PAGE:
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Publication numberUS20060225930 A1
Publication typeApplication
Application numberUS 11/176,120
Publication dateOct 12, 2006
Filing dateJul 7, 2005
Priority dateApr 7, 2005
Publication number11176120, 176120, US 2006/0225930 A1, US 2006/225930 A1, US 20060225930 A1, US 20060225930A1, US 2006225930 A1, US 2006225930A1, US-A1-20060225930, US-A1-2006225930, US2006/0225930A1, US2006/225930A1, US20060225930 A1, US20060225930A1, US2006225930 A1, US2006225930A1
InventorsJuergen Schulte
Original AssigneeSchulte Juergen J
Export CitationBiBTeX, EndNote, RefMan
External Links: USPTO, USPTO Assignment, Espacenet
Dual axle electric motor drive and method of use
US 20060225930 A1
Abstract
A method of propelling a heavy-duty series hybrid vehicle including a first wheel driven by a first shaft and a second wheel driven by a second shaft includes independently driving the first shaft with a first electric motor; and independently driving the second shaft with a separate, second electric motor. Flexible joint shafts may be provided for independent wheel suspension and to allow for separate isolation mounts for the motors and gear boxes.
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Claims(18)
1. A method of propelling a heavy-duty series hybrid vehicle, the heavy-duty series hybrid vehicle including a first wheel driven by a first shaft and a second wheel driven by a second shaft, comprising:
independently driving the first shaft with a first electric motor;
independently driving the second shaft with a separate, second electric motor.
2. The method of claim 1, further including a first gear box coupling the first electric motor and the first shaft and a second gear box coupling the second electric motor and the second shaft, and independently driving the first shaft includes independently driving the first shaft with the first electric motor through the first gear box, and independently driving the second shaft includes independently driving the second shaft with the second electric motor through the second gear box.
3. The method of claim 1, further including a controller for independently controlling the first electric motor and the second electric motor, and the method further includes independently controlling at least one of the speed and torque of the first electric motor with the controller and independently controlling at least one of the speed and torque of the second electric motor with the controller.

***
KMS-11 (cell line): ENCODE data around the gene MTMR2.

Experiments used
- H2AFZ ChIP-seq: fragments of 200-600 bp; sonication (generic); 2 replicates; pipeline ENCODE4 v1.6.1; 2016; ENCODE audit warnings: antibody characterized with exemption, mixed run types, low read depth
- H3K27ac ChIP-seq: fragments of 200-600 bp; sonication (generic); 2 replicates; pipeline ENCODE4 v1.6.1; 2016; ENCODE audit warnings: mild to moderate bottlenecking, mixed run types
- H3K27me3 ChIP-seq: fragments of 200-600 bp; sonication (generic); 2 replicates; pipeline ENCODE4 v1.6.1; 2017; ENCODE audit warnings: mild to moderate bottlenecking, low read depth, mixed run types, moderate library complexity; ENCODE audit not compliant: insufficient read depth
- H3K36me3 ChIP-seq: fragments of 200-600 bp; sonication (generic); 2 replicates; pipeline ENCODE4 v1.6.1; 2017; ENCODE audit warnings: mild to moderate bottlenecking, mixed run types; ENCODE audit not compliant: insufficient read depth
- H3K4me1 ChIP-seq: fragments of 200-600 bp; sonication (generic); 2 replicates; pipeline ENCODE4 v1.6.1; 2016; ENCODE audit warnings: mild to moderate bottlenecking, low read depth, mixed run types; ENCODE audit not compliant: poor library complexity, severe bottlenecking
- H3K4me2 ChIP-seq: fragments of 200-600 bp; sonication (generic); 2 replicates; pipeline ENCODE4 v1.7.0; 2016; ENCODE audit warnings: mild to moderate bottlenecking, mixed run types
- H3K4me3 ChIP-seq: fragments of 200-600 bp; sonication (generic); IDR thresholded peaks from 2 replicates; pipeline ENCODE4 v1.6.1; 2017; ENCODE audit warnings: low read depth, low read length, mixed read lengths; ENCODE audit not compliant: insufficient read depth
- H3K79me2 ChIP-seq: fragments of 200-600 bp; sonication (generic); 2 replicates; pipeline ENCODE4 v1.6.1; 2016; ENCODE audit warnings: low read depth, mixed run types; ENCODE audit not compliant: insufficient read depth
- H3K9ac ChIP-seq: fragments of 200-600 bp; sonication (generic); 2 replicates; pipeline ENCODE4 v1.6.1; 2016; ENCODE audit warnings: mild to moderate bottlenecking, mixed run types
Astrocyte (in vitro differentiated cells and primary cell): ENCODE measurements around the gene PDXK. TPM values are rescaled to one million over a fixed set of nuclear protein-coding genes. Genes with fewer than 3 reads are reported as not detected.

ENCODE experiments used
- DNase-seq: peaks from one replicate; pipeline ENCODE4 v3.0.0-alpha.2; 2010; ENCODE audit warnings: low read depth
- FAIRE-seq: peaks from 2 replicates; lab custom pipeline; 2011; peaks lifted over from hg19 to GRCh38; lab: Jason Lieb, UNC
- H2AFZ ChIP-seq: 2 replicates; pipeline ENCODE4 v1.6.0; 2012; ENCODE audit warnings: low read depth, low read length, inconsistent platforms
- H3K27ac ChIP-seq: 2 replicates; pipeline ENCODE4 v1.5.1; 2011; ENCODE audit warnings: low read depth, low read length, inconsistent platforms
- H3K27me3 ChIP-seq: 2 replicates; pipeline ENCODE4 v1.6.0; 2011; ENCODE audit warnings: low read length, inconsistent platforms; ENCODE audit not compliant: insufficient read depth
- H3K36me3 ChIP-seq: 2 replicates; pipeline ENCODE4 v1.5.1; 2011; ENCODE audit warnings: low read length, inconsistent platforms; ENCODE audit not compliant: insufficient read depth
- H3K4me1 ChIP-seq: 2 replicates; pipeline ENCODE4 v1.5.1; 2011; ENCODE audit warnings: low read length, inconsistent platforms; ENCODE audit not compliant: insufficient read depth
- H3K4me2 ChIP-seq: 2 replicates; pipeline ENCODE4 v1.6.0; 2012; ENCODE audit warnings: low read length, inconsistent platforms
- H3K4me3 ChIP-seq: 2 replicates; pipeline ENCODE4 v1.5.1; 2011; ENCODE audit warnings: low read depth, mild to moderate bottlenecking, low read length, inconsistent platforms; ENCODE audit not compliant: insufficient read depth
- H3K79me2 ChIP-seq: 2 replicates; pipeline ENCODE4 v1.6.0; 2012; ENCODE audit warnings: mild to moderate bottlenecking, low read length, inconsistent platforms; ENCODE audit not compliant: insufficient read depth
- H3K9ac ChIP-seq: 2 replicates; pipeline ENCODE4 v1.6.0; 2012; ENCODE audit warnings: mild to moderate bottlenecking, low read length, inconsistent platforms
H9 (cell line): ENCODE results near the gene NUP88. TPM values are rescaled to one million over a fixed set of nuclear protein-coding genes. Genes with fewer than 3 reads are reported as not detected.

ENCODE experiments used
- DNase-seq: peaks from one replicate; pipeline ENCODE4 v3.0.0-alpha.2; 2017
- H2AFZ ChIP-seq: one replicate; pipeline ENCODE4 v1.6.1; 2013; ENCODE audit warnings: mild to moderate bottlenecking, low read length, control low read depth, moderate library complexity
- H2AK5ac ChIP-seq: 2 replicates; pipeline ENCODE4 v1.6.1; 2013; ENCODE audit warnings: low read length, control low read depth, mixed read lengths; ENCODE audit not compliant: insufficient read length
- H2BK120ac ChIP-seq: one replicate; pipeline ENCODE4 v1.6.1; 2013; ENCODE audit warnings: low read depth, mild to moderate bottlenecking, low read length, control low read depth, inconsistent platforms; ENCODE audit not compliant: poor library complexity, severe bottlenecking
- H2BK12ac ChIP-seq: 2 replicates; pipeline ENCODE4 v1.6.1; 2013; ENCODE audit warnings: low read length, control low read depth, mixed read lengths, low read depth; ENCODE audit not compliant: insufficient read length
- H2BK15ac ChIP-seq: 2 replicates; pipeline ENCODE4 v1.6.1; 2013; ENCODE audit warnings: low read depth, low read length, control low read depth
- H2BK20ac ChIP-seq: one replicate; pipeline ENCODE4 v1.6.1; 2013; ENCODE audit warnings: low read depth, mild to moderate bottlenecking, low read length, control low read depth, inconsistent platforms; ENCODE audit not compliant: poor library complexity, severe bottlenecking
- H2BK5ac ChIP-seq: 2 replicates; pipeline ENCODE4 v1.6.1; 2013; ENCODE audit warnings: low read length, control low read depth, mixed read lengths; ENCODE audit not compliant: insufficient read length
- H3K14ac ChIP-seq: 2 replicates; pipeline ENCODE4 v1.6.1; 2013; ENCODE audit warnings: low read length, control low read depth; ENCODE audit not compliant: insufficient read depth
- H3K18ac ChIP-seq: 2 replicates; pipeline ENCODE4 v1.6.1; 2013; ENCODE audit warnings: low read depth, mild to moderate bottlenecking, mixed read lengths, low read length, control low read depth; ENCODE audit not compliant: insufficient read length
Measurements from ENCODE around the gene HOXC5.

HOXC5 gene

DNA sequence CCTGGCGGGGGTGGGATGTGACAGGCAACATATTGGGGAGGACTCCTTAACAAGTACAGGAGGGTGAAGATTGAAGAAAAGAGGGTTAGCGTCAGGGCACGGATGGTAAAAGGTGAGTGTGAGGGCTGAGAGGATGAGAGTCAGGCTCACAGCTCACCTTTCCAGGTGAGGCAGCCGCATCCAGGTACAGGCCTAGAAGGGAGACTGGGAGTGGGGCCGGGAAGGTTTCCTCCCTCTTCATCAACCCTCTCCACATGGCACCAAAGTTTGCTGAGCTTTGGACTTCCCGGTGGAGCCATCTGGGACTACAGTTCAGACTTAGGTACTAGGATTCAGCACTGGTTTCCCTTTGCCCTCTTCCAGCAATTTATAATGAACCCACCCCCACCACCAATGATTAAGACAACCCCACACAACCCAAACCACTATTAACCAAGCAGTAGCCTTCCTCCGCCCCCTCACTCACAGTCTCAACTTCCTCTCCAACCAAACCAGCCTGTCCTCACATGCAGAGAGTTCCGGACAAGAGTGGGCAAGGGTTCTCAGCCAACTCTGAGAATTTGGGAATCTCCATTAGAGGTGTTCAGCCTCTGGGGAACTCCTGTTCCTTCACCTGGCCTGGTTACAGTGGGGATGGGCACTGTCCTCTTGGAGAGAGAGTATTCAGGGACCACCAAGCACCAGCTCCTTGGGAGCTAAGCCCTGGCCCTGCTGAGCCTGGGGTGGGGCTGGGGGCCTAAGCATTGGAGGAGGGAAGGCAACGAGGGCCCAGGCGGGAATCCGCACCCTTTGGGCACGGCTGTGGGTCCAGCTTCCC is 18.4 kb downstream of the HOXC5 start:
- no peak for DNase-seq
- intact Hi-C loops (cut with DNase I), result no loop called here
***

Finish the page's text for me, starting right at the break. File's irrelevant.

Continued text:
4. The method of claim 3, wherein the controller causes the first motor to operate at a first speed and the second motor to operate at a second speed, and the first speed and the second speed are different.
5. The method of claim 1, wherein the shafts have opposite ends and flexible joints near the ends of the shafts.
6. The method of claim 1, wherein the heavy-duty series hybrid vehicle includes a vehicle frame and isolation mounts connecting the vehicle frame to the motors.
7. The method of claim 1, wherein the first wheel includes a first wheel hub and the second wheel includes a second wheel hub, the shafts include opposite ends, and the first shaft is a first propeller shaft with flexible coupling joints near each end coupled between the first electric motor and the first wheel hub, and the second shaft is a second propeller shaft with flexible coupling joints near each end coupled between the second electric motor and the second wheel hub.
8. The method of claim 1, further including a first gear box coupling the first electric motor and the first shaft and a second gear box coupling the second electric motor and the second shaft, the first shaft is a first propeller shaft with flexible coupling joints near each end coupled between a first gear box and the first propeller shaft, and the second shaft is a second propeller shaft with flexible coupling joints near each end coupled between a second gear box and the second propeller shaft.
9. The method of claim 1, wherein the heavy-duty series hybrid vehicle includes a vehicle frame, a first gear box coupling the first electric motor and the first shaft, a second gear box coupling the second electric motor and the second shaft, and isolation mounts connecting the vehicle frame to the first motor and first gear box, and the second motor and second gear box.
10. A axle drive assembly for a heavy-duty series hybrid vehicle, the heavy-duty series hybrid vehicle including opposite first and second wheels, comprising:
a first shaft for driving the first wheel of the heavy-duty series hybrid vehicle;
a second shaft for driving the second wheel of the heavy-duty series hybrid vehicle;
a first electric motor coupled to the first shaft for independently driving the first shaft; and
a separate, second electric motor coupled to the second shaft for independently driving the second shaft.
11. The axle drive assembly of claim 10, further including a first gear box coupling the first electric motor and the first shaft and a second gear box coupling the second electric motor and the second shaft.
12. The axle drive assembly of claim 10, further including a controller coupled to the first electric motor and the second electric motor for independently controlling the first electric motor and the second electric motor.
13. The axle drive assembly of claim 12, wherein the controller is configured to cause the first motor to operate at a first speed and the second motor to operate at a second speed, and the first speed and the second speed are different.
14. The axle drive assembly of claim 10, wherein the shafts have opposite ends and flexible joints near the ends of the of the shafts.
15. The axle drive assembly of claim 10, wherein the heavy-duty series hybrid vehicle includes a vehicle frame and isolation mounts connecting the vehicle frame to the motors.